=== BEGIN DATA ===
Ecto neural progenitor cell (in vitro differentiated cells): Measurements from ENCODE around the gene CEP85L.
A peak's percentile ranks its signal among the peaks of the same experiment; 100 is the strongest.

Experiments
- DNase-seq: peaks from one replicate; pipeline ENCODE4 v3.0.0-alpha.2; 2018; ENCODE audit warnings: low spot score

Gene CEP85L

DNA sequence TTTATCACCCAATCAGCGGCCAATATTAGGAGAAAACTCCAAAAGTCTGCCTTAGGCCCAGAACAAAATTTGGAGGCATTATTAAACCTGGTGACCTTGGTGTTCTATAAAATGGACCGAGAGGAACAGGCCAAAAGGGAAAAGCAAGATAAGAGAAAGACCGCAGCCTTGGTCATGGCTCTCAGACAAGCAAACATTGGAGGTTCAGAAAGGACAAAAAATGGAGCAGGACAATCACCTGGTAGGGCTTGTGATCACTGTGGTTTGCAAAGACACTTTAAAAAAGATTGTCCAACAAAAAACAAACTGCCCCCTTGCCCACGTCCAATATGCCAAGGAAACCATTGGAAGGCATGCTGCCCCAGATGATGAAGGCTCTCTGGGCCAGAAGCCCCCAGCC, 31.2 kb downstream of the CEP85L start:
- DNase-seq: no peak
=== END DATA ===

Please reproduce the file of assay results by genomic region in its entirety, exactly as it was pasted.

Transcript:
Ecto neural progenitor cell (in vitro differentiated cells): Measurements from ENCODE around the gene CEP85L.
A peak's percentile ranks its signal among the peaks of the same experiment; 100 is the strongest.

Experiments
- DNase-seq: peaks from one replicate; pipeline ENCODE4 v3.0.0-alpha.2; 2018; ENCODE audit warnings: low spot score

Gene CEP85L

DNA sequence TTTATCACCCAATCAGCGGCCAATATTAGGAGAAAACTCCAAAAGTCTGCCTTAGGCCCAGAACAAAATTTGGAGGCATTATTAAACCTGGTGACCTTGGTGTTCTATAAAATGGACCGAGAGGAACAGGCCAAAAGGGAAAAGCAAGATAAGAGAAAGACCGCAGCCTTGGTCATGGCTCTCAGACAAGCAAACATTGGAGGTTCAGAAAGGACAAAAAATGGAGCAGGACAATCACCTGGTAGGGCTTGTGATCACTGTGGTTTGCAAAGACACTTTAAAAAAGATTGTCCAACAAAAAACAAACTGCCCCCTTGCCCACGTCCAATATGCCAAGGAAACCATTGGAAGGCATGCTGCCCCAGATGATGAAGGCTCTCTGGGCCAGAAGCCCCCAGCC, 31.2 kb downstream of the CEP85L start:
- DNase-seq: no peak